Windows 2000's TCP/IP network stack contains a little-known feature that can sometimes cause more problems than it solves. This feature, called "media sensing," allows Windows to detect whether or not a network cable is plugged into a NIC.
If a cable is physically plugged into the adapter (and attached at the other end to a network device as well), Windows refers to this as the network media being in a "link state." Almost all network devices have an LED that indicates when the network media is in a link state (usually with a label that says, conveniently enough, "Link"). If the network cable is unplugged, media sensing kicks in and removes the bound protocols from the adapter until the media is re-inserted. This is done so that the rest of the system will know that this particular network interface is not to be used.
However, there are circumstances where this sort of thing can be counterproductive. For instance, some NICs do not correctly report the link state back to the PC or to Windows. This is usually due to a problem with the NIC's driver or the firmware on the NIC itself. Sometimes this can be fixed with an upgraded driver or firmware, but this is often slow to come. Another place where this can be problematic is with wireless adapters, which may report a dropped link prematurely when signal strength dips temporarily, and can cause a wireless adapter to appear to be failing randomly.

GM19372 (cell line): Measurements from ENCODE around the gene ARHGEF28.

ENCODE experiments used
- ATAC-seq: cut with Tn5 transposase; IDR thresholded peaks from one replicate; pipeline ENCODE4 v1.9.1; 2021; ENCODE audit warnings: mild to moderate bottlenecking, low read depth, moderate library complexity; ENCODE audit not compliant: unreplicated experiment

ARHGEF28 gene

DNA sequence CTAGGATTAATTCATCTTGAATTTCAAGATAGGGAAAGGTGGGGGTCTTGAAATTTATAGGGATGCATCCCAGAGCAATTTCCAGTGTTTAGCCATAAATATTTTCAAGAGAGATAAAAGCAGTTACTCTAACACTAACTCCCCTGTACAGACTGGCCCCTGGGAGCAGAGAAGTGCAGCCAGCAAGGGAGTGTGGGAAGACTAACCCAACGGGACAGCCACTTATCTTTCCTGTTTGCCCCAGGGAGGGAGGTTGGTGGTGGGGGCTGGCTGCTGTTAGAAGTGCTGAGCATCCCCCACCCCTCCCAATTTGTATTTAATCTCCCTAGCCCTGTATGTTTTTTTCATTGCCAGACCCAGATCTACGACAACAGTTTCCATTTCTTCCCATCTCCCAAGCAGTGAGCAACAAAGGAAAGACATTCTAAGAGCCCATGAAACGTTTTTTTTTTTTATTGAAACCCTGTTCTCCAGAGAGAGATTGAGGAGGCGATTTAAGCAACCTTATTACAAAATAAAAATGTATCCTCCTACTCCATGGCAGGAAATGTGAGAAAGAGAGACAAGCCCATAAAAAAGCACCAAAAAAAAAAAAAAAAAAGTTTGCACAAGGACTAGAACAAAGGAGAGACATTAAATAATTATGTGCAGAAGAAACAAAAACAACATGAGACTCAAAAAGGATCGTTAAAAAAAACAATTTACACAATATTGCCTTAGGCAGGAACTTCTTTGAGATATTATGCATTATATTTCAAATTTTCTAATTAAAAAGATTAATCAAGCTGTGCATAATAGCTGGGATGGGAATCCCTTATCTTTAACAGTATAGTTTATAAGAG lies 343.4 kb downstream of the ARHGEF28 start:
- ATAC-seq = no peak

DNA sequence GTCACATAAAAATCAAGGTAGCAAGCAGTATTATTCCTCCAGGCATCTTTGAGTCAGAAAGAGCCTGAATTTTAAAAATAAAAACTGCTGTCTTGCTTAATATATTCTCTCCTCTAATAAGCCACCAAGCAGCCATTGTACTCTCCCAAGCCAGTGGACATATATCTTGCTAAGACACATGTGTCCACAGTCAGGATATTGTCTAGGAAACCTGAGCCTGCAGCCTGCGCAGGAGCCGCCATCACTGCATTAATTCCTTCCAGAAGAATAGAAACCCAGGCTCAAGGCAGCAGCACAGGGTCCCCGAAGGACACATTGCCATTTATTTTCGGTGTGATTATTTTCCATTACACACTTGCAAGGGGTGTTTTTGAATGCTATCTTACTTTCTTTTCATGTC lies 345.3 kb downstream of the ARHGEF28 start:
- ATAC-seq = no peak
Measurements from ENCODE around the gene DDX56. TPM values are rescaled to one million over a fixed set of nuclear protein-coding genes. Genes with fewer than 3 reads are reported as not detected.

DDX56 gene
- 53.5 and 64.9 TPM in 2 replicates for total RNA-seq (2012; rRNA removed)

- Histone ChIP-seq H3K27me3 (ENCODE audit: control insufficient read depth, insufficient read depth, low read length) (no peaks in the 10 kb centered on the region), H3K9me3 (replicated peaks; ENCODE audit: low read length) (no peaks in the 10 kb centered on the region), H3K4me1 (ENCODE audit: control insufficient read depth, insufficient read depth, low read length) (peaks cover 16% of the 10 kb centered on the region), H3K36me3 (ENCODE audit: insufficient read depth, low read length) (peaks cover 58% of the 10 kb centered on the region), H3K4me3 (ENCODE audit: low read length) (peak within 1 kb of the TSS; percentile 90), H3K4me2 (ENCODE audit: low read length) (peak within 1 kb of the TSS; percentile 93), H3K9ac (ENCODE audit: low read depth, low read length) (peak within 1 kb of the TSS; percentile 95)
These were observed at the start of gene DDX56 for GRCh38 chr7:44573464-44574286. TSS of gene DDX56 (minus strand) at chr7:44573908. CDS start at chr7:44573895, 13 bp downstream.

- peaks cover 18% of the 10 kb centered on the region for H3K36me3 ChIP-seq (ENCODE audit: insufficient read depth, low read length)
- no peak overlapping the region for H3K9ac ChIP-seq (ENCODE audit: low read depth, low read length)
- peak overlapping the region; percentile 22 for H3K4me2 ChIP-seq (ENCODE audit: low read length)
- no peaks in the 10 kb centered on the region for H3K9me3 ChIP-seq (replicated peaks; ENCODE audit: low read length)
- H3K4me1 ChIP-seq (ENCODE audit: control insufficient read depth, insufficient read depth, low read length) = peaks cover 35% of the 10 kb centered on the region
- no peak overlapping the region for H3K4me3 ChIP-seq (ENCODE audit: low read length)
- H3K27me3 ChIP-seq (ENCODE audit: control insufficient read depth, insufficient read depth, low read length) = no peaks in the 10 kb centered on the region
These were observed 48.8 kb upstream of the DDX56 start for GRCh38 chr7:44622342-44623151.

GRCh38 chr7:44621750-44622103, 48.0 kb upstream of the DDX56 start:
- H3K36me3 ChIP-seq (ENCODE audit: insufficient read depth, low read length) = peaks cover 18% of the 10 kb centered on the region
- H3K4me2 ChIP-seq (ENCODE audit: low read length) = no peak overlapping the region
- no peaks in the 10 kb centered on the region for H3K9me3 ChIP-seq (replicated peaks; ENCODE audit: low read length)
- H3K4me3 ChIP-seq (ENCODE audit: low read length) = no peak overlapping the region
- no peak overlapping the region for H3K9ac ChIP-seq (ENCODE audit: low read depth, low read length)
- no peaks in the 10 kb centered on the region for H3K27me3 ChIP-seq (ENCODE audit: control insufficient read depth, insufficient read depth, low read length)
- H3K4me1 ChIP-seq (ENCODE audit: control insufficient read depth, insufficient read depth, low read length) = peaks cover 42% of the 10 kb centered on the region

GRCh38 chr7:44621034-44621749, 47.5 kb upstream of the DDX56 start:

If you are experiencing link problems with a given adapter,
Note that there are some side effects to disabling media sensing. For one, on any machine that is multi-homed -- i.e., using more than one network interface -- media sensing is used to reroute connectivity through other adapters if one fails or is disconnected. Also, media sensing is used on laptops to detect network settings and automatically refresh the connection without needing to disconnect and reconnect the network stack manually. Also note that after you disable media sensing, a "Network Disconnected" or "Cable Disconnected" icon may show continuously even when you have network access.
Serdar Yegulalp is the editor of the Windows 2000 Power Users Newsletter.
This was first published in February 2003